The Oak Openings Region is a tract of land a little larger than the state of Rhode Island between Toledo, Ohio, and Detroit, Michigan, that was formed by ancient glaciers. The Region was formed during the last ice age between 10,000 and 12,000 years ago. When the glacier that covered this part of the state began to melt it created a large lake.
The Nature Conservancy has called the Oak Openings one of America’s Last Great Places. It’s as rare as the Everglades in Florida, the temperate rain forests of Washington state, and the Redwood Forests in California. About 99 percent is developed and most people don’t even realize they’re in it. Some of the remaining one percent is owned by conservation parks, but the majority of what’s left is hidden in the hands of private landowners, like us. The Oak Openings Region is home to more endangered native plant species than any other place in Ohio. More than one third of all rare plant species in Ohio can be found here.
The sandy soil left by the receding lake helped to create one of the most unique ecosystems and habitats in the state of Ohio as well as globally. The depth of the sand is anywhere from inches to 20 feet deep. Beneath the sand is a thick layer of blue clay that water cannot penetrate.
That’s why in some areas there is standing water for much of the year and in other areas it is almost desert-like. On the sand dunes the water quickly filters through the sand down to the clay layer.
Where the sand is thin and the clay is only inches below, there is standing water and swampy areas for much of the year. It is only during the warm, dry days of summer and fall that the water dries up.
You’ll see high, dry sandy areas which quickly give way to wet, swampy areas. This transition is in a matter of feet. You can be standing on top of a sand dune looking down at a swamp.
The entire Oak Opening Region is like this, yellow sand dunes giving way to swamp forest or wet prairie.
These unique characteristics are the reason so many rare plants and animals live here.
A spring peeper and wild blueberry
This patch of Sand cherry is the only one known to exist in Ohio
Yellow Sand Dunes
The dry, hot sand dunes are not very hospitable places for most plants to grow. The plants that do grow in that kind of habitat are unique. Many of them don’t grow any where else in Ohio.
Plants like the prickly pear cactus thrive in the hot sand. They have long roots that work their way down to the water table below.
Other plants like wild lupineand bluestem grasses were once quite abundant. Open prairies full of colorful wild flowers, tall grasses, and sparse oak trees must have been quite a sight.
Wet Swampy Areas
The wet prairies are also home to many rare species of plants and animals. The swampy spots come in a couple different forms.
Some swampy areas are covered with forest. These swamp forestareas (appropriately named) are typically full of pin oak trees, maple trees, black tupelo, and others.
There are still many swamp forest areas scattered throughout the region. They can be found on many privately owned wooded lots as well as parks and preserves.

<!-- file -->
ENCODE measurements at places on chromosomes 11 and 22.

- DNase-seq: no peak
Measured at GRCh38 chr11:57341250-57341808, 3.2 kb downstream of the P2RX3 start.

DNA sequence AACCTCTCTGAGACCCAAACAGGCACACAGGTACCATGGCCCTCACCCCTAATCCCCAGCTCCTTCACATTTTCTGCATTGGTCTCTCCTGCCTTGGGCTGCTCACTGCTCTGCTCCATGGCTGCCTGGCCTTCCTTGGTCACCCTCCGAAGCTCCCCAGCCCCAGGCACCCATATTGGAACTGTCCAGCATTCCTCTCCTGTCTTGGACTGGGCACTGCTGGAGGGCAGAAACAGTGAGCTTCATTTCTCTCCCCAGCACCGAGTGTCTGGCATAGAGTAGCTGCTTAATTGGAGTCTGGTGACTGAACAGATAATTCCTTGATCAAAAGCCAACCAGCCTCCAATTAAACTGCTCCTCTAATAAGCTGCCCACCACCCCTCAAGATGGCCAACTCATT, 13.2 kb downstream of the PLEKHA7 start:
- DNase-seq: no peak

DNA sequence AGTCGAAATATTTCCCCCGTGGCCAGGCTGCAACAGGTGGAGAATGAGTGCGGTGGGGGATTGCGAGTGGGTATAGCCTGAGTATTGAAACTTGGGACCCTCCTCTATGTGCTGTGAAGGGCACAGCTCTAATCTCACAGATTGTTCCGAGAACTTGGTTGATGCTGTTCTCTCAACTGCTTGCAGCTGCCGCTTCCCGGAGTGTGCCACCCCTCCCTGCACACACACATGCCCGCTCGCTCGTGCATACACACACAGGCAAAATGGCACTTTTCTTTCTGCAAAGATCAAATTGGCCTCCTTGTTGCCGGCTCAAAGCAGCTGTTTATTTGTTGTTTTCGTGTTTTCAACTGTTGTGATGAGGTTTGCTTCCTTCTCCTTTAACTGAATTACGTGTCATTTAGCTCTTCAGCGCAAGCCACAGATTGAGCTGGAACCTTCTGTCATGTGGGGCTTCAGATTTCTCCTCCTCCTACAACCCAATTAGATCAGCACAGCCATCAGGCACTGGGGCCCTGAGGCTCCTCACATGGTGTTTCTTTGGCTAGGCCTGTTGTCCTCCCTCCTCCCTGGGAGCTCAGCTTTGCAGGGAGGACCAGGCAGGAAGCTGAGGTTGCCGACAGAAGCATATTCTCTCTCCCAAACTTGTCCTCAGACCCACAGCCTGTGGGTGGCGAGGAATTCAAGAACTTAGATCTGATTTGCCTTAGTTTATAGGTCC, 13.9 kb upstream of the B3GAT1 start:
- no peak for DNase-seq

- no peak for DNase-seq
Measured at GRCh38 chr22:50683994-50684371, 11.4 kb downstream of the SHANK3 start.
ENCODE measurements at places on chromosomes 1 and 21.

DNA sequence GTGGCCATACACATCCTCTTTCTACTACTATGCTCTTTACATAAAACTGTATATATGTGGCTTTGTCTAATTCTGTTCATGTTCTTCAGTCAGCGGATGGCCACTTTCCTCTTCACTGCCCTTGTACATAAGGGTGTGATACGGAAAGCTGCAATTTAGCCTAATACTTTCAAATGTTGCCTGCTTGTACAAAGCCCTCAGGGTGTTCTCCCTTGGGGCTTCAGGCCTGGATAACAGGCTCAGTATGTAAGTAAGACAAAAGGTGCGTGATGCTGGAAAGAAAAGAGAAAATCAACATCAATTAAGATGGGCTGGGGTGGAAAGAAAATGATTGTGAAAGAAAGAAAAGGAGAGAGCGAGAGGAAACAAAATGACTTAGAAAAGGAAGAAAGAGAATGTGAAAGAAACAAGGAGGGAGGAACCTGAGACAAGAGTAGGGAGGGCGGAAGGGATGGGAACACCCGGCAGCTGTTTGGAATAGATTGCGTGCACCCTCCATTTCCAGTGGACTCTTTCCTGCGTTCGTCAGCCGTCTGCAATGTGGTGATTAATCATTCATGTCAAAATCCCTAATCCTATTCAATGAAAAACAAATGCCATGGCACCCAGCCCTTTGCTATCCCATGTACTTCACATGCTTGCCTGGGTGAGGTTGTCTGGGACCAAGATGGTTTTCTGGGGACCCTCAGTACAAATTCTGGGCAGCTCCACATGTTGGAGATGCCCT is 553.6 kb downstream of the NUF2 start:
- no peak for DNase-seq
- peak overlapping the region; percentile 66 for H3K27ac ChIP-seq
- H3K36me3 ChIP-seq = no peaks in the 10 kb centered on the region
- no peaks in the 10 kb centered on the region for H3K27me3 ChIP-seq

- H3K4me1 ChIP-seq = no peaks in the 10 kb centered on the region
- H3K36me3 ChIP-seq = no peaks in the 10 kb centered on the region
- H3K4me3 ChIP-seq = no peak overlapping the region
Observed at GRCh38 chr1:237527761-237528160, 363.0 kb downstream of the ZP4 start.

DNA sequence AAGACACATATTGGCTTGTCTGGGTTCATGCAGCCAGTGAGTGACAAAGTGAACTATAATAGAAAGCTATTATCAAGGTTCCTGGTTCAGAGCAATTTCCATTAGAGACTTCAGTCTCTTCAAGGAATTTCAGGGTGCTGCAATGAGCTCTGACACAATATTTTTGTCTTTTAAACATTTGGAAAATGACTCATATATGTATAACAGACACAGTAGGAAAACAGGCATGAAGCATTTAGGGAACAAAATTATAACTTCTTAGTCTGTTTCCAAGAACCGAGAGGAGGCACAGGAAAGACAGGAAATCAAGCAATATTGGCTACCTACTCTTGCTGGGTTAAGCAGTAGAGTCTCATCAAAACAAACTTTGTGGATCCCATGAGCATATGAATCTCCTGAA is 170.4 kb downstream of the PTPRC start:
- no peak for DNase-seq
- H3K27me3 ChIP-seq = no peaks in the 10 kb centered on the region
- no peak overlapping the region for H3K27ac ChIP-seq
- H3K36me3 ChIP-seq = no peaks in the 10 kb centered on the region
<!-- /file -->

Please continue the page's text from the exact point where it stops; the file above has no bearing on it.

They have remained over the years since the land was too wet to farm in the early days. Land owners didn’t bother to remove the trees.
Other swampy locations are open areas and considered to be wet meadows or wet prairies.
Unfortunately many of them have been destroyed by land owners and development of the area. Most of the wet meadows have been drained and filled in.
The best example of a wet meadow / wet prairie in Northwest Ohio is Irwin Prairie State Nature Preserve. This prairie once extended for miles, but only a small portion of of the original prairie remains today.
Oak Openings Sunset
The Name "Oak Openings"
The name Oak Openings was given to this area by early settlers who came through here on their way west.
After spending horrid days and nights trudging through the deep, thick muck of the Great Black Swamp they would have made their way to dry, open ground and sand dunes.
The dunes would have had oak trees (mostly black oak) growing sparsely in the sand. Growing below the oak trees would have been sedge grass and little bluestem grass. The settlers referred to these “openings” as Oak Openings.
Humans have played a role in the Oak Openings Region for thousands of years. The Native Americans helped preserve the prairies and black oak savannas.
Native Americans would set fire to the prairies to maintain food sources like wild blueberry. The open savannas attracted wildlife which made hunting easier. Food was more abundant. They saw the benefit of fire to the landscape. They saw that it was a critical component to maintaining the natural habitat. Fire would keep invasive plants and other brushy, woody plants from taking over the oak savannas.
Development of the Oak Openings
It wasn’t until the Europeans began settling this area and the natives were pushed out that the practice of fire suppression began.
When management of the land was no longer practiced, the invasive plants began to take over. Over a period of time the savannas became overgrown choking out the grasses and wildflowers.
The rare ecosystem that had been thriving for thousands of years started to disappear.
A very serious bullfrog
These gay wings are the only ones know to exist in Ohio
The local Nature Conservancy office operates a land registration program for Oak Openings Region homeowners. This program recognizes homeowners who make a conscious effort to conserve all or a portion of their land.
All of the images on this web site are the property of Jon and Susan Cross. They cannot be used or duplicated without written permission.
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